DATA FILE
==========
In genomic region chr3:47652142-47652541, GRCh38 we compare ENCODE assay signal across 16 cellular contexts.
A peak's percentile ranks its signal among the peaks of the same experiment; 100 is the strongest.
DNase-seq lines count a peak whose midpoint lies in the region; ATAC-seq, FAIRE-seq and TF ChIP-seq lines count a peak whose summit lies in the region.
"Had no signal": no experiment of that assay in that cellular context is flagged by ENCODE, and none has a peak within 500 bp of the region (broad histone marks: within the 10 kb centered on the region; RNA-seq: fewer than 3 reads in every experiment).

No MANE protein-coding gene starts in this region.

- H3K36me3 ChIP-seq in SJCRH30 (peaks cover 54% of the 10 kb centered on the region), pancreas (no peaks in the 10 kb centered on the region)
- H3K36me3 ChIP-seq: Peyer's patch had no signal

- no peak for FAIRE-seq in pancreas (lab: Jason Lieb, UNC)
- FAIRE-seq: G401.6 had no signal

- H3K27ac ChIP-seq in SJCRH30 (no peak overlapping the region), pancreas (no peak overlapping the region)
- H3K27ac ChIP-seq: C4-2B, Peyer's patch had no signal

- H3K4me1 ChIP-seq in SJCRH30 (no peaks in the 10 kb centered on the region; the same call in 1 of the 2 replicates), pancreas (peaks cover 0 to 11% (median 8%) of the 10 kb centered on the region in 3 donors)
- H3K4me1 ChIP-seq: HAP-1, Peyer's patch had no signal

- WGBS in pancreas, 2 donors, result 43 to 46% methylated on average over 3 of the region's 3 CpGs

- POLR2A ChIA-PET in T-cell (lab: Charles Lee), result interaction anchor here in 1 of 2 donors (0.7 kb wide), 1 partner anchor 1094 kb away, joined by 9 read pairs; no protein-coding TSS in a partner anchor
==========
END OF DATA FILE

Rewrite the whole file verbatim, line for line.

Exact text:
In genomic region chr3:47652142-47652541, GRCh38 we compare ENCODE assay signal across 16 cellular contexts.
A peak's percentile ranks its signal among the peaks of the same experiment; 100 is the strongest.
DNase-seq lines count a peak whose midpoint lies in the region; ATAC-seq, FAIRE-seq and TF ChIP-seq lines count a peak whose summit lies in the region.
"Had no signal": no experiment of that assay in that cellular context is flagged by ENCODE, and none has a peak within 500 bp of the region (broad histone marks: within the 10 kb centered on the region; RNA-seq: fewer than 3 reads in every experiment).

No MANE protein-coding gene starts in this region.

- H3K36me3 ChIP-seq in SJCRH30 (peaks cover 54% of the 10 kb centered on the region), pancreas (no peaks in the 10 kb centered on the region)
- H3K36me3 ChIP-seq: Peyer's patch had no signal

- no peak for FAIRE-seq in pancreas (lab: Jason Lieb, UNC)
- FAIRE-seq: G401.6 had no signal

- H3K27ac ChIP-seq in SJCRH30 (no peak overlapping the region), pancreas (no peak overlapping the region)
- H3K27ac ChIP-seq: C4-2B, Peyer's patch had no signal

- H3K4me1 ChIP-seq in SJCRH30 (no peaks in the 10 kb centered on the region; the same call in 1 of the 2 replicates), pancreas (peaks cover 0 to 11% (median 8%) of the 10 kb centered on the region in 3 donors)
- H3K4me1 ChIP-seq: HAP-1, Peyer's patch had no signal

- WGBS in pancreas, 2 donors, result 43 to 46% methylated on average over 3 of the region's 3 CpGs

- POLR2A ChIA-PET in T-cell (lab: Charles Lee), result interaction anchor here in 1 of 2 donors (0.7 kb wide), 1 partner anchor 1094 kb away, joined by 9 read pairs; no protein-coding TSS in a partner anchor